So, you’ve decided you need to file for bankruptcy. But it can be a bit daunting. With all the technical jargon and not to mention just the stress of handling the process, it must be challenging to get a foothold.
That’s why we’ve put together a list of common questions you might have regarding the process to help you understand where you stand.
Do I need credit counseling?
Yes. Due to the 2005 Bankruptcy Act, all individuals need to receive credit counseling. It needs to be done from the government-recognized institution during the six months before you file for bankruptcy. You need to show you understand how to manage your finances in the future.
How many sessions of credit counseling do I need?
You will have two sessions of credit counseling: one before you file for bankruptcy and one before your debts are forgiven, as mandated by the federal government.
How do I know which Chapter to file under?
You can choose Chapter 7 or Chapter 13, depending on your situation. How you decide that is through the Means Test. This test decides which one you can file under.
What is the Means Test?
This test calculates your ability to pay back your accumulated debts. Your finances will be compared to the median income of the state. If your income is less than the median, then you qualify to file under Chapter 7. If your income goes higher, then you must file under Chapter 13.
Is there a way I can choose to file under Chapter 13?
Yes, there is. If you have property you wish to retain, then you may file under Chapter 13 even if your income is less than the median. We have answered more of your questions about bankruptcy filing under Chapter 13 here.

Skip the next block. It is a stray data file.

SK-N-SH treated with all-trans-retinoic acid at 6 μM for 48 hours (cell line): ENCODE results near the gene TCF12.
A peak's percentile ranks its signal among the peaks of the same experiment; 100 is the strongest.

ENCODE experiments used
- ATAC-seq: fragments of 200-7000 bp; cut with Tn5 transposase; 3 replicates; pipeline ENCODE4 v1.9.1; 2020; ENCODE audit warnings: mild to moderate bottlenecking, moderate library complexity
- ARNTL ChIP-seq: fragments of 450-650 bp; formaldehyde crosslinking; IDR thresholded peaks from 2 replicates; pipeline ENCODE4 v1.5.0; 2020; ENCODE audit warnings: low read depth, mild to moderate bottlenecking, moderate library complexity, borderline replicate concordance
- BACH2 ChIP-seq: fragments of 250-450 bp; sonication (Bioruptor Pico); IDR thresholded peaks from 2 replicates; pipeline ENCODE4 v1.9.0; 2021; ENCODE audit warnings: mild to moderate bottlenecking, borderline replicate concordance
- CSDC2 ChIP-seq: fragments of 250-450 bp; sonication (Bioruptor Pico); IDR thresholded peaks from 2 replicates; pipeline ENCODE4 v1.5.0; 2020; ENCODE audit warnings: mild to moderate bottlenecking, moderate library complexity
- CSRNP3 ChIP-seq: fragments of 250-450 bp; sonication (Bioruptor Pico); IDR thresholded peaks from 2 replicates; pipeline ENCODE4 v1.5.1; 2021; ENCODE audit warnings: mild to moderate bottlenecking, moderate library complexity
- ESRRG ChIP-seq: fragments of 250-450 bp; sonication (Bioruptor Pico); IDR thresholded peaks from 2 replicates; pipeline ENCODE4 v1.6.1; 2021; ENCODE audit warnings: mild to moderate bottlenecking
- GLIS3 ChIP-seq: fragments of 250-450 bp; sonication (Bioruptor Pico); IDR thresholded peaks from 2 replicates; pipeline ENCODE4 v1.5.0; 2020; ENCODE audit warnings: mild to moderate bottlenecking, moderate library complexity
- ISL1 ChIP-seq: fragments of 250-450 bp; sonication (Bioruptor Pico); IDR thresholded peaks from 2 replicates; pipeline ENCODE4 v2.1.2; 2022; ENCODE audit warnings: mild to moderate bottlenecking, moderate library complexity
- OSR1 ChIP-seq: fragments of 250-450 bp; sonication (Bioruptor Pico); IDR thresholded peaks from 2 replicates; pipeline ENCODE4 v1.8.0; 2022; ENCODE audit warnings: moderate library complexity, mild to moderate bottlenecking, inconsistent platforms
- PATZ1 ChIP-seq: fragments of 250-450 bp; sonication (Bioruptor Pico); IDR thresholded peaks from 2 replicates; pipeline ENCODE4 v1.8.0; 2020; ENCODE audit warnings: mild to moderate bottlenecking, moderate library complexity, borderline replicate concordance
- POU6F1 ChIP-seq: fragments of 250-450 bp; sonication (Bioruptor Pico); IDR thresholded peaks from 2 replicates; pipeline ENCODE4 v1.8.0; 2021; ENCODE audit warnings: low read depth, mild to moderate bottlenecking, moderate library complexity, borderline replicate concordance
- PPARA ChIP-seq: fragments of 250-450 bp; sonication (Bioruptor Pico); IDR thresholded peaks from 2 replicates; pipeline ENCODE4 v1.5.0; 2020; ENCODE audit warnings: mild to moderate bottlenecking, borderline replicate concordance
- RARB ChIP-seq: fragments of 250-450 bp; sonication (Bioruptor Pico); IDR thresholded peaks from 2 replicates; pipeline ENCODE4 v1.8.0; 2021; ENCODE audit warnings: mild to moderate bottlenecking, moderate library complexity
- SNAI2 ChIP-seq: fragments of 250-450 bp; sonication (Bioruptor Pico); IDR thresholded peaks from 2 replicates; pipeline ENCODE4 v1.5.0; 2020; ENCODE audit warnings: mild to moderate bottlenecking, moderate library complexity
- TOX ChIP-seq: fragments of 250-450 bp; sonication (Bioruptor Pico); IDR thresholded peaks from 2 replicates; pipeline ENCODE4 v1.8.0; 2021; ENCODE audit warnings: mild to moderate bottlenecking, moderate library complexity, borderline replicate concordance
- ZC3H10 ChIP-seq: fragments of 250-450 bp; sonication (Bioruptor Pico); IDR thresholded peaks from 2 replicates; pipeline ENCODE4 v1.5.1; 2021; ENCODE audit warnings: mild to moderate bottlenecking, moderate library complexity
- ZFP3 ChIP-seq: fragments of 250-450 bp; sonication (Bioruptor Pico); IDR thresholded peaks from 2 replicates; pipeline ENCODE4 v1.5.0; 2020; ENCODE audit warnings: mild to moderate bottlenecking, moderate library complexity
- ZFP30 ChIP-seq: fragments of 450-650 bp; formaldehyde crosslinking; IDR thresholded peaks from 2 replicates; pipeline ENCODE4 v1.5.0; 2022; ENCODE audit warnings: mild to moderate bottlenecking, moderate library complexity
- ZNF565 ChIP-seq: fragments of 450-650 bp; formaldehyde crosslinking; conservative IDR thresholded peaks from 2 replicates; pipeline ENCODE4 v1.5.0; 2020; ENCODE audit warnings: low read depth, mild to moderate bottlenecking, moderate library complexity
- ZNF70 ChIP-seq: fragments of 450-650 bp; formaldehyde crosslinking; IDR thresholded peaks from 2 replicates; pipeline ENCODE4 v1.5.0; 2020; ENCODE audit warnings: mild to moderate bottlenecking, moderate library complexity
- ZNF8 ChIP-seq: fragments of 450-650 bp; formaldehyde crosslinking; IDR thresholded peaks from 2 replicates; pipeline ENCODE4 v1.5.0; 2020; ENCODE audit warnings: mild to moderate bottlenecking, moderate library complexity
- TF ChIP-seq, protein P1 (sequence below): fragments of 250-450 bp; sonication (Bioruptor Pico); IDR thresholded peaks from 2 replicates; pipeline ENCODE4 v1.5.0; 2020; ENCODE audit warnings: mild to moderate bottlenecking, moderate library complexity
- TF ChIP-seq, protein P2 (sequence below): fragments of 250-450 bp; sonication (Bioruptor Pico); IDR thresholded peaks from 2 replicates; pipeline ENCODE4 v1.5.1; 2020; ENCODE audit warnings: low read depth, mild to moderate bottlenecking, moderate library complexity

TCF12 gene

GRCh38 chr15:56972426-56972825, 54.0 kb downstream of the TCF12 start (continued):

What sort of paperwork should I expect?
You will need a list of your assets and liabilities, your current income and expenditures, your executory contracts and unexpired leases, a statement of your financial affairs, and a copy of your recent tax return.
Are there any fees required to file for bankruptcy?
When you file under Chapter 7, you need to pay a fee of $306, which can be paid in installments if not waived. The Chapter 13 fee of $281 cannot be waived under any circumstances.
When will the court halt my foreclosure payments?
As soon as you file for bankruptcy, an automatic stay is implemented. You will no longer need to come in contact with your creditors, and your trustee will be appointed.
Do I need to worry about paying my creditors back?
You don’t need to. After your trustee has been appointed, they will review your paperwork and make sure your debts are paid back accordingly.
Do I need to contact my creditors again?
You do need to. About a month after you have filed for bankruptcy, your trustee and creditors will hold a meeting which you are required to attend. This meeting will allow creditors to accept or reject the proposed debt repayment plan.
What should I do if my trustee rejects my repayment plan?
There are many reasons why your trustee might reject your payment plan. If this happens, then you can try amending the plan or negotiating with your trustee to resolve the errors. If you have more questions about bankruptcy trustees, learn more here.
What if I feel my repayment plan does not lack errors and is ready for confirmation?
Then, you must file a written opposition and explain to the court why you believe in your plan. Your trustee will also get to defend their position. The judge will then make a ruling or call for an evidentiary hearing if more evidence is needed to back up either side.
13. How long is the bankruptcy process?
Depending on the situation, it usually takes about four to six months to complete the entire process.
Will I lose my social security when I file for bankruptcy?
No. Your social security funds are protected under federal law.
For further information and to ensure a way to secure your financial future, schedule a complimentary consultation with The Wright Law Alliance. We have over 25 years of experience helping Georgia residents successfully navigate bankruptcy and help individuals and companies get back on their feet. Call us now.